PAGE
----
Eugin said, explaining that it was about 1½ months before the large UN High Commissioner on Refugees (UNHCR) camp at Palanca featuring tents, NGO offices and buses was up and running. The response was not limited to evangelical Christians, but Nikolai Voiteac, another driver, said it has provided these believers with an opportunity to glorify God.
“Many have started looking at Christians and Baptists differently. They thought we were a sect, but when they saw how we helped it changed their mind and many have started coming to church,” he said.
⇒ Belgorad-Dnistrovsky, Ukraine: On June 1, the full Kingdom Bridges team continued on to First Belgorad-Dnistrovsky Church. Led by young pastor Valentine, this church officially opened with a service of dedication on Feb. 20. Four days later Russia launched the brutal invasion. War had not directly affected the city, but its impact was all around—sirens blare in the morning and evening warning of missiles launched from the Black Sea into other parts of Ukraine. A bridge connecting the city to Odessa had been destroyed by Russian air strikes. Refugees returning home faced economic challenges and difficulty in finding food and medical care.
On a tour of the church, Valentine and church secretary Lilly showed rooms one by one that had been repurposed—a youth room now a clothes closet, a nursery now a storage room for food, the sanctuary now a place where thousands warmed up or cooled off while hearing the good news of hope in Jesus and receiving prayer for their families and nation. The church soon began efficiently and compassionately offering food, clothing and other help.
On June 2 church members and the Kingdom Bridges team distributed 1,500 bags of staple food—the most up to that point. Early in the morning, hundreds lined up outside the church property. As the heat became oppressive, believers handed out water on the street. Inside, teddy bears made by ladies of Jubilee Shores United Methodist Church, were given to children with the message “Бог Любит Тебе”—God loves you. Older visitors received crosses hand embroidered by Kathy Robinson of Robertsdale First Baptist, whose late husband, Larry, had been to Moldova on mission. Pain medicine, vitamins and shower kits from Dr. George Astin through Blessings International were also distributed. Hundreds also registered to see the Coadas and Dr. Daigle in a medical clinic. Ukrainian believers are faced with the difficult dilemma of whether to leave, if possible, or stay. Valentin shared how he was struggling with that decision until God led him to the story of Gideon in Judges 6.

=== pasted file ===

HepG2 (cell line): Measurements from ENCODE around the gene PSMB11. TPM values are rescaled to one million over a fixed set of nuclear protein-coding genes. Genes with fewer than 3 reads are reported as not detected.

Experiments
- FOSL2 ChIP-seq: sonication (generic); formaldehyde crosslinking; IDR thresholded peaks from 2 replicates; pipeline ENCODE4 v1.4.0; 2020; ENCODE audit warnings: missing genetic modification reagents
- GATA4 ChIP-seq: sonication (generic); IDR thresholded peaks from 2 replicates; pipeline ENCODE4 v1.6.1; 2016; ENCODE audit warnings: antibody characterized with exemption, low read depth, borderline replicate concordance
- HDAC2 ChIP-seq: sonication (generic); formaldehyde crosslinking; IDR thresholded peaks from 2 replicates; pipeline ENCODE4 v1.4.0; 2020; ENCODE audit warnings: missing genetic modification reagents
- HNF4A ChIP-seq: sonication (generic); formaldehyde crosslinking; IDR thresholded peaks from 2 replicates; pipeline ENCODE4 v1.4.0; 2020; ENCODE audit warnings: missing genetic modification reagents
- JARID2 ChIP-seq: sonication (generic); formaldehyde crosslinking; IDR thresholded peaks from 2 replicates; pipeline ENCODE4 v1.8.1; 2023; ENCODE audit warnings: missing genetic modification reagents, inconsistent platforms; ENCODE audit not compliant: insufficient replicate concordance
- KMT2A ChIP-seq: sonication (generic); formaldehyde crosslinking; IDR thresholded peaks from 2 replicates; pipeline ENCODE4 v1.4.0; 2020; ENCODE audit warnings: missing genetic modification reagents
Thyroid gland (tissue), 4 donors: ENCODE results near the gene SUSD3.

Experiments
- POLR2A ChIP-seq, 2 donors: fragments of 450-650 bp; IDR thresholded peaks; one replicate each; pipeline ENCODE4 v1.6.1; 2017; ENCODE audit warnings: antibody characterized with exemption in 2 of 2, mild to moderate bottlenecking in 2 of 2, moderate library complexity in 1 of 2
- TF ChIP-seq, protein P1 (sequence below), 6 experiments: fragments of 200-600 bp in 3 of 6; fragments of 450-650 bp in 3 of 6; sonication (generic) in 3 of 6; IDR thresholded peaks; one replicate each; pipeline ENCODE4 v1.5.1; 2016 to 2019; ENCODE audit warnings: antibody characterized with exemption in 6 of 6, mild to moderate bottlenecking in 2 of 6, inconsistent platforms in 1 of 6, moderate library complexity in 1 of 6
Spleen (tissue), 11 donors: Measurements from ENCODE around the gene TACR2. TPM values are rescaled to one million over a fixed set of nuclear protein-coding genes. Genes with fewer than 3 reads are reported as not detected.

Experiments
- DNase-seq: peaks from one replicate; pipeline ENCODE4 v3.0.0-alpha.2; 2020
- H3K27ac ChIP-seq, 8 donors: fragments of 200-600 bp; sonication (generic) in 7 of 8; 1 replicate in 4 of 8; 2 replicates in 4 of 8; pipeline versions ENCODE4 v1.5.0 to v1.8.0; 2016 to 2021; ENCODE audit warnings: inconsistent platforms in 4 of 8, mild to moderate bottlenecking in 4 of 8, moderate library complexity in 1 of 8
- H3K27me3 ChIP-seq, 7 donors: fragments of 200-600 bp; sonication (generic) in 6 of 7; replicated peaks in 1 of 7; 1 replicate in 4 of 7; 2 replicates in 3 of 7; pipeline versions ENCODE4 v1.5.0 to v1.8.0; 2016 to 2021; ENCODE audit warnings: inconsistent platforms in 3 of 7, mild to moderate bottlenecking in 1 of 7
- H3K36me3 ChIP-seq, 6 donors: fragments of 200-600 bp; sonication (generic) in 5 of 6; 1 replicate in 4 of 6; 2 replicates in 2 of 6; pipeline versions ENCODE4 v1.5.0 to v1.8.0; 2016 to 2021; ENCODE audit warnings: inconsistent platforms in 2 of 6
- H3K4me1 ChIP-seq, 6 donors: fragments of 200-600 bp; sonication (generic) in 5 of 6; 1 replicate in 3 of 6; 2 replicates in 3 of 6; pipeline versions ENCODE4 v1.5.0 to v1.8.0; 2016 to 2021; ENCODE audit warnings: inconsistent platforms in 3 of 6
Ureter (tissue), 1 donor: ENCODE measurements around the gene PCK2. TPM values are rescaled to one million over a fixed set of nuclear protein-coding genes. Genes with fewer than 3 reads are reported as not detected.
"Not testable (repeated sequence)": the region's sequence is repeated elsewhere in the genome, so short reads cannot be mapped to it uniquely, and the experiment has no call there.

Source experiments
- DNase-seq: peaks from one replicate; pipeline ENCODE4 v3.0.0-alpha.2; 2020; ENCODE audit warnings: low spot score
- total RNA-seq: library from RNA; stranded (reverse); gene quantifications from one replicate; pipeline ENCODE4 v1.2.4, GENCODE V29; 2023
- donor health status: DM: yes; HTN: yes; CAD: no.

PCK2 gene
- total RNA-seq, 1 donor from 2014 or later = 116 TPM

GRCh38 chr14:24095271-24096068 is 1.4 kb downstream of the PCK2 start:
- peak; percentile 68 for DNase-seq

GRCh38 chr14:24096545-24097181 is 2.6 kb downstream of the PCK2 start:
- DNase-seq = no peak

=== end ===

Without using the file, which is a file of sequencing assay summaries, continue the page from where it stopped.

He said the example of this reluctant leader helped inspire him to stay and lead his church in this spiritual battle.
“The angel greeted him and said, ‘God is with you mighty warrior,’ before he had done anything at all,” he shared.
Kingdom Bridges supporters helped the church purchase a van for transporting people and supplies, and find new sources of food for the distribution. Valentine’s appeal for help continuing the food ministry can be viewed here.
Nehemiah writes that those rebuilding war-ravaged Jerusalem did so with one hand, while holding a sword in the other. Likewise, followers of Jesus Christ in Romania, Moldova and Ukraine are fighting evil with “weapons” of compassion and truth. They are showing God’s love in tangible ways while sharing how Christ conquered the sin that is the source of all the world’s problems, including war. In this poor region of Europe, Christians have given out of their scarcity to faithfully obey the words of Christ. We in the Western church can help them from our plenty to continue doing so. Please help this “beautiful” ministry by giving through Kingdom Bridges.
Leave a Reply.